Either way, it clearly means I shouldn't waste this person's or my time by trying to share my product with them. Again, a clear win for everyone!


My early conversations haven't been going well, in that the people I've been speaking to haven't been enthusiastically seeking the solution I'm selling.

But, it's not all bad. These conversations have given me tremendous insight, and it's clear that I'm now significantly better at customer research conversations.

Armed with this new skill, I'm looking forward to talking to lots more people, and hopefully finding my ideal customer and building an awesome product for them!

I know this was a really long post, so if you made it all the way to the end, thanks! I hope I was able to help you. If you liked this post, but have yet to check out the podcast or ook, you can do so here:
the podcast episode
the Mom Test book

  1. 3

    I totally agree. Thank you for writing this article! When I was thinking about the Mom Test I kept thinking, "why didn't I figure this out myself!"

    1. 2

      I don't think this stuff is that easy to figure out. It only seems obvious on hindsight. And even then, as I talk to customers, I find myself having to amend each question several times in order to ask the right question.

      So even if it seems obvious, the execution still takes work!

      I hope you've been able to test this stuff out too. :)

      1. 2

        I certainly didn't find it easy to figure out... took me like five years and an awful lot of pain to finally realize how it was supposed to work :P

        In any case, happy to hear that it's proving fruitful. Shout if I can be helpful.

        1. 1

          Thanks @robfitz! And thanks for bringing your ideas into the world so clearly! It's already helped me lots. :D

  2. 2

    As a UX designer, I love this Lesley! I’m going to listen to the podcast and probably get the book. That’s so much for such clear examples of before and after.

    1. 1

      @vanessacolina thanks! :D Happy to discuss and nerd out!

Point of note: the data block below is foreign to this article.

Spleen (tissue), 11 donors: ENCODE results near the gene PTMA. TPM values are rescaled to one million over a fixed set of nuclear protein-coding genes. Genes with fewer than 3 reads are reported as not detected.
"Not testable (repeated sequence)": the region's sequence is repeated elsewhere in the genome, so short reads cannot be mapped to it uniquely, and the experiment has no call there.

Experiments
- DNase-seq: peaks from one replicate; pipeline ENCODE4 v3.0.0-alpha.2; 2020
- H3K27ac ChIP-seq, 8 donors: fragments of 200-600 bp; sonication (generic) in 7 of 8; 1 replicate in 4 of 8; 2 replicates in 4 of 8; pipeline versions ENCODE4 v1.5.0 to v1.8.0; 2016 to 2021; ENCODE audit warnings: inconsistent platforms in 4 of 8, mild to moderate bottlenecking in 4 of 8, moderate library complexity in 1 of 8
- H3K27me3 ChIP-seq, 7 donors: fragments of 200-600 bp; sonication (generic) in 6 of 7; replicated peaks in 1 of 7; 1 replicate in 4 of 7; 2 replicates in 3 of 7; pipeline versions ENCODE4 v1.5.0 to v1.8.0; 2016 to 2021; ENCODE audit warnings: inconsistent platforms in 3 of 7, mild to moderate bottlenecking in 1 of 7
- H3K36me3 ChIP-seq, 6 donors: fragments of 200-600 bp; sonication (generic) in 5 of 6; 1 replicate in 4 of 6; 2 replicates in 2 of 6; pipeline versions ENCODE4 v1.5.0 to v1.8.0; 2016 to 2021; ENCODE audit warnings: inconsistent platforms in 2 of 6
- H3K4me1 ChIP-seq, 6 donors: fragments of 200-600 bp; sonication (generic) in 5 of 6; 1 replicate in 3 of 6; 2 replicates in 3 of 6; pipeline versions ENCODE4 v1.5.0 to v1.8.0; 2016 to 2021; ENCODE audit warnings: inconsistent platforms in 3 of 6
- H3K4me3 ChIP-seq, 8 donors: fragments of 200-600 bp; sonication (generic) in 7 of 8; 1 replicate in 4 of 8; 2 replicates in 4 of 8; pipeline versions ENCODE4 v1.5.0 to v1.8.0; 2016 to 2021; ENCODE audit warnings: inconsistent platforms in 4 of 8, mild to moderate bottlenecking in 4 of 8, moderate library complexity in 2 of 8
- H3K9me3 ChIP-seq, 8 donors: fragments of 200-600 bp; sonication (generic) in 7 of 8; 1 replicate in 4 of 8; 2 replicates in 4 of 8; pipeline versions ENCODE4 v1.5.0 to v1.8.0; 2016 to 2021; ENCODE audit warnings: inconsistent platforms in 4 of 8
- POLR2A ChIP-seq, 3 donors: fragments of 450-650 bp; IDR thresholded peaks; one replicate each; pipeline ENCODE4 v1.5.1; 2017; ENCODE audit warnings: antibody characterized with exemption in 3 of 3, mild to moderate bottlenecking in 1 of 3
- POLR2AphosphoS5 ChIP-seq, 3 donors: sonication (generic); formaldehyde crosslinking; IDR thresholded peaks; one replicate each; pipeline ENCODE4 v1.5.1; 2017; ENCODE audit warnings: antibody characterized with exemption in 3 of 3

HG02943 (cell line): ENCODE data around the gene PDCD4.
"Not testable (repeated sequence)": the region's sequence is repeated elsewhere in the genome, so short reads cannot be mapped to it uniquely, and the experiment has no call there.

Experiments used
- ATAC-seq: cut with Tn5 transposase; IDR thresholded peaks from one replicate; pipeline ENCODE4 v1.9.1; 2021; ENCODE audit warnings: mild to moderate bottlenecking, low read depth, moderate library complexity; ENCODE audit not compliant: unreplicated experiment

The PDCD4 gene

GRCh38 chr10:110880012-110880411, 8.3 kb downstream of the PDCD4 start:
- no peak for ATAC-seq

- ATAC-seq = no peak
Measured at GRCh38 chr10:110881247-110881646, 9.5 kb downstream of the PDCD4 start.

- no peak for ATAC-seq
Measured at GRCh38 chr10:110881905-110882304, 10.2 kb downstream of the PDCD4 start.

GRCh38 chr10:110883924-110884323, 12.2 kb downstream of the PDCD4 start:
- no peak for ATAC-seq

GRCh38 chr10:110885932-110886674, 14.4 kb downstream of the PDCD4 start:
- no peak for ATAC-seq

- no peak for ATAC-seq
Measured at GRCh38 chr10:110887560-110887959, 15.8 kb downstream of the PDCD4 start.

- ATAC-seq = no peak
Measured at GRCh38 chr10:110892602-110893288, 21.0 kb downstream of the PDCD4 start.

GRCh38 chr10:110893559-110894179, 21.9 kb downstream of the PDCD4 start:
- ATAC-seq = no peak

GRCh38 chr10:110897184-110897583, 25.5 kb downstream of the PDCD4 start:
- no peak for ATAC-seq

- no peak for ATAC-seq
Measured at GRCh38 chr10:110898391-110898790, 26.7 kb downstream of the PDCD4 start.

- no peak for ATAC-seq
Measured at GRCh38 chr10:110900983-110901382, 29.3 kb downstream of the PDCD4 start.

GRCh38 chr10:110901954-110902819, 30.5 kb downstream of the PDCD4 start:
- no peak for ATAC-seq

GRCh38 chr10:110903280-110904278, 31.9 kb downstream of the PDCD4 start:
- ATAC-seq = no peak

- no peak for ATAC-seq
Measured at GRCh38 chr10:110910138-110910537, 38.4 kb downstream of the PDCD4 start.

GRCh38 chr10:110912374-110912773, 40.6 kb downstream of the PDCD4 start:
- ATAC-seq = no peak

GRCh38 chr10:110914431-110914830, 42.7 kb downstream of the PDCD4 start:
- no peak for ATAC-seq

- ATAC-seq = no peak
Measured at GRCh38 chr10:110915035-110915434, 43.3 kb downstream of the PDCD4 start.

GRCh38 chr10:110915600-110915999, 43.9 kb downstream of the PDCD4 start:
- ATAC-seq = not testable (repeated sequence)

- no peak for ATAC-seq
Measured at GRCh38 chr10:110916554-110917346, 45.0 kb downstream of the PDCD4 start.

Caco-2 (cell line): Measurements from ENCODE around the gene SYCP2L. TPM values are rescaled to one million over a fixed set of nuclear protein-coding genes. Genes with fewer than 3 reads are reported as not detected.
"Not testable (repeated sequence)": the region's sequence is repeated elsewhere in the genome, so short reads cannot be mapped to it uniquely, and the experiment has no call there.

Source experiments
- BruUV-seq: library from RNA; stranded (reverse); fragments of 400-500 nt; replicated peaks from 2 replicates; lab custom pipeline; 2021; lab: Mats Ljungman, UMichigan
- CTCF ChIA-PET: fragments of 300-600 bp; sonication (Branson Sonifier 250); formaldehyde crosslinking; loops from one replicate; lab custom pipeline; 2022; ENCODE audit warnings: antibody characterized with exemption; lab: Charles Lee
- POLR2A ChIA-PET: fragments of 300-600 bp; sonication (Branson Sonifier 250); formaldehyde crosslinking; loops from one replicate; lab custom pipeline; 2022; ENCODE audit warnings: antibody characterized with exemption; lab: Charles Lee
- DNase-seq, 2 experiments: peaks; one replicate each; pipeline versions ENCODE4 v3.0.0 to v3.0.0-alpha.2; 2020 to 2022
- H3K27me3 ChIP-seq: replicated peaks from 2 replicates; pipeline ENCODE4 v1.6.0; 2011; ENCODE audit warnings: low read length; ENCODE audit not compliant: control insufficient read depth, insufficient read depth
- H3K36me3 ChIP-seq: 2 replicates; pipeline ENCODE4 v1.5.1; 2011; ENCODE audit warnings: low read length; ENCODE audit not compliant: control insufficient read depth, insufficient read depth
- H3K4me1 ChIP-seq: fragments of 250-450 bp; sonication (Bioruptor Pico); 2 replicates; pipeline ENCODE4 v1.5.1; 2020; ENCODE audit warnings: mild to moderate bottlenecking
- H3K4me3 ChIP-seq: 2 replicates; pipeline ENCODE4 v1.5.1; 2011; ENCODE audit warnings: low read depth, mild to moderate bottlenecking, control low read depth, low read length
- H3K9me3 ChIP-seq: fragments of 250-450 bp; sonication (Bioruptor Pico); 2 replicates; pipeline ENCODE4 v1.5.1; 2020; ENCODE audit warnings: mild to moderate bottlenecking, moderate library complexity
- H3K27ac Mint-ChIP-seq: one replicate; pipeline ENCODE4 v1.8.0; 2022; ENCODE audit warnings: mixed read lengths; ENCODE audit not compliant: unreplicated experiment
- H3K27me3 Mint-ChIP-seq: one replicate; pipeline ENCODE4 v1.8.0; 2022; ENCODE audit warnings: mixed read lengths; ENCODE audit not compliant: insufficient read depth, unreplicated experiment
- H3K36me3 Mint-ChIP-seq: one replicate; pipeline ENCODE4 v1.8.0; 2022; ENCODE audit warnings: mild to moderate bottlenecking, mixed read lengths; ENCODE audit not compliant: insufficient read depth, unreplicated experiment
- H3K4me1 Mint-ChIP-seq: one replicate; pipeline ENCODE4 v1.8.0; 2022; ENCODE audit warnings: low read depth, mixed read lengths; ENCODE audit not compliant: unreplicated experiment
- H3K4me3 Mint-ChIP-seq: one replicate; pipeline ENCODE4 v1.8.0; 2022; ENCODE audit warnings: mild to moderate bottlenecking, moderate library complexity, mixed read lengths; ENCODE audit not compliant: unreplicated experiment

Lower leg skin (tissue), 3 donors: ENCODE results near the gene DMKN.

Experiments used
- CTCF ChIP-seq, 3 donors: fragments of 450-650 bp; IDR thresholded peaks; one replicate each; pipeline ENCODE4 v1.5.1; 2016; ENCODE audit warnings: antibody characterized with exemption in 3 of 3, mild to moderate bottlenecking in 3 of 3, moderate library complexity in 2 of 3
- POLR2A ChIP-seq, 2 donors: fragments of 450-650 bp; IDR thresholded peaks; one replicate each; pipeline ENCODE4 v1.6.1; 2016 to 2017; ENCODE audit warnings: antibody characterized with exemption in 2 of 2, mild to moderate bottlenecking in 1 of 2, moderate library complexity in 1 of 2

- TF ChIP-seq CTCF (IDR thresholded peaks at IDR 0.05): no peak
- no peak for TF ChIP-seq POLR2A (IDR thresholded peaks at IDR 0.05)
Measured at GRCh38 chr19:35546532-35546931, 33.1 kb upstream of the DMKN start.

3. 2

    That was such a great podcast! Super helpful to bring back the focus on what people do vs. what you want them to say.

    1. 1

      @spittet totally! such an underrated realignment of the conversation. It's surprisingly tricky to do, actually!

  4. 2

    It takes an incredible amount of iteration. I did user talks late last year, did some sales. Then this year totally revamped my line of questioning and gotten some positive responses.
    I'm sure I'll iterate again.

    1. 1

      Thanks Andrew, yeah, I think I originally significantly underestimated how much iteration and pivoting I have to do.

      It's super interesting to undergo that journey now.

  5. 2

    +1 for the podcast episode. I was actually skeptical of The Mom Test because I felt its title was a bit much, but the podcast turned me around on it.

    1. 1

      @sirotkin this was exactly how I felt as well!

  6. 1

    +1! It was a great episode and I especially liked the advice of building user research into your normal life. He gave an example of building a product for professors then hanging out at the pub where they hang out. Love this way of constantly getting closer to your users.

    1. 1

      Totally! I didn't do this as a result of the podcast/book, but I ended up pivoting my product slightly to be more focused on paid newsletters and publications because it's an area I'm personally super interested in.

      The original product was more centered on membership sites. Which is kinda the same, but not quite. I tried chatting with people building membership sites and just found it harder to get personally invested.

  7. 1